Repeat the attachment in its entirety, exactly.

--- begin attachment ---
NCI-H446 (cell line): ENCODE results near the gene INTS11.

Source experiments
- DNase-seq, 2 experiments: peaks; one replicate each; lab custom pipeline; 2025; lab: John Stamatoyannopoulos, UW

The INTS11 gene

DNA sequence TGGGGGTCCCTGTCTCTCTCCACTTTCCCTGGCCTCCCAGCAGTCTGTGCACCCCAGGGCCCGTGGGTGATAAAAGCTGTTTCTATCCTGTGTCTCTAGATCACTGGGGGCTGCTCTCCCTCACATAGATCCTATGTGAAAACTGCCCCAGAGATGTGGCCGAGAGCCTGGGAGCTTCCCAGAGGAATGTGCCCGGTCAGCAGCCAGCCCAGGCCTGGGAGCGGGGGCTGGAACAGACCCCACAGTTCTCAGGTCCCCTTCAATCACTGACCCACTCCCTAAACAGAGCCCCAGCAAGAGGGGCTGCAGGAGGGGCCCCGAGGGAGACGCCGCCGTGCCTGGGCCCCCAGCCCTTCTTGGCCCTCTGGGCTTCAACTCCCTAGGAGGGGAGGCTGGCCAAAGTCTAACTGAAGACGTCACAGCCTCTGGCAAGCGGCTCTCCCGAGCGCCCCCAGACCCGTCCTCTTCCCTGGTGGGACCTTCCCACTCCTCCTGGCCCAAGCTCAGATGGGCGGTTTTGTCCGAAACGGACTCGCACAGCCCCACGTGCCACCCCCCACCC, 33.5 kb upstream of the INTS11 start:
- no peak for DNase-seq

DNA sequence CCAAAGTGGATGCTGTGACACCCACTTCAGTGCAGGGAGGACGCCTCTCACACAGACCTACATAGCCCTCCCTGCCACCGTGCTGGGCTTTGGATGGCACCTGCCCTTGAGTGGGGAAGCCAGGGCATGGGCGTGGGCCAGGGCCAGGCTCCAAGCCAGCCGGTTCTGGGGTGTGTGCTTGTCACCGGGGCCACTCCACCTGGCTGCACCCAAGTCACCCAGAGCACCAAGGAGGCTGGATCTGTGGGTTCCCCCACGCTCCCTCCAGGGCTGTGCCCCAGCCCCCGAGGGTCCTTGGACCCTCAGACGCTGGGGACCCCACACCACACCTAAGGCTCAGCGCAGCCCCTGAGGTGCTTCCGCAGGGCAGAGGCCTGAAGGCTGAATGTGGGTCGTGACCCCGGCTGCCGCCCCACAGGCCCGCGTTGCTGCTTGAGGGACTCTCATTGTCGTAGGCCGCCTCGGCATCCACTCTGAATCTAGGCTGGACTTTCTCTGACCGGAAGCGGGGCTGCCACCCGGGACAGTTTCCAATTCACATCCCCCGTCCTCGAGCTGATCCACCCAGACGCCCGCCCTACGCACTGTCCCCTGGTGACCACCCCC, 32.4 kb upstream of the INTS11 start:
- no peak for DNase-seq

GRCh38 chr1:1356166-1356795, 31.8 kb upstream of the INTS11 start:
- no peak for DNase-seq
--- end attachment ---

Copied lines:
NCI-H446 (cell line): ENCODE results near the gene INTS11.

Source experiments
- DNase-seq, 2 experiments: peaks; one replicate each; lab custom pipeline; 2025; lab: John Stamatoyannopoulos, UW

The INTS11 gene

DNA sequence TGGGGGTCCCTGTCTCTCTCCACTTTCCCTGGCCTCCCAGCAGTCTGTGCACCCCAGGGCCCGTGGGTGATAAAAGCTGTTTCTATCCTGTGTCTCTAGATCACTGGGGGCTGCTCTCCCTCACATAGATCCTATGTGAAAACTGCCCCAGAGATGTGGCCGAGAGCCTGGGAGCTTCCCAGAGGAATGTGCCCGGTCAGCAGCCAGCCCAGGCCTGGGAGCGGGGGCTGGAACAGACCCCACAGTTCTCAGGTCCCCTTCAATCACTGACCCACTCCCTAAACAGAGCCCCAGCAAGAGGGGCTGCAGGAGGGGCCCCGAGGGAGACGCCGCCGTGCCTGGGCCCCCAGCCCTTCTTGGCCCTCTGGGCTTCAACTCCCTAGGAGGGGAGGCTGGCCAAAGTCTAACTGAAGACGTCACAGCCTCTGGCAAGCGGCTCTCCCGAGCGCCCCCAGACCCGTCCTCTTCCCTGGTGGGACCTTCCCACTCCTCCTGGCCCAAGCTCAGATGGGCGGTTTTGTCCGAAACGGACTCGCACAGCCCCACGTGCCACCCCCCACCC, 33.5 kb upstream of the INTS11 start:
- no peak for DNase-seq

DNA sequence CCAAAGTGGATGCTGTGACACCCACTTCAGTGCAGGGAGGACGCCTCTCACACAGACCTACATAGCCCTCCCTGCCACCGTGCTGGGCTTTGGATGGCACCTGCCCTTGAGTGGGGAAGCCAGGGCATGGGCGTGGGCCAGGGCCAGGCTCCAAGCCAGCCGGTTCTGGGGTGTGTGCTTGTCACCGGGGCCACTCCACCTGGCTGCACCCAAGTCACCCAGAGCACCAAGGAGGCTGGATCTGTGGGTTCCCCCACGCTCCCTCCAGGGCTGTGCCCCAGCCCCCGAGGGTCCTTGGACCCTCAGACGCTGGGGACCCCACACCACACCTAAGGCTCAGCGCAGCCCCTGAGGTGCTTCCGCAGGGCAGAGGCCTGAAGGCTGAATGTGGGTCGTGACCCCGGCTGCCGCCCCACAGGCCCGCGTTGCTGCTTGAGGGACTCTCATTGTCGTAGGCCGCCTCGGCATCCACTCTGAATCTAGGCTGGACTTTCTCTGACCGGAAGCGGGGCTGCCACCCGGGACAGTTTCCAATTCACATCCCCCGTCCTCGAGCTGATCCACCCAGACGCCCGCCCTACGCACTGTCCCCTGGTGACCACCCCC, 32.4 kb upstream of the INTS11 start:
- no peak for DNase-seq

GRCh38 chr1:1356166-1356795, 31.8 kb upstream of the INTS11 start:
- no peak for DNase-seq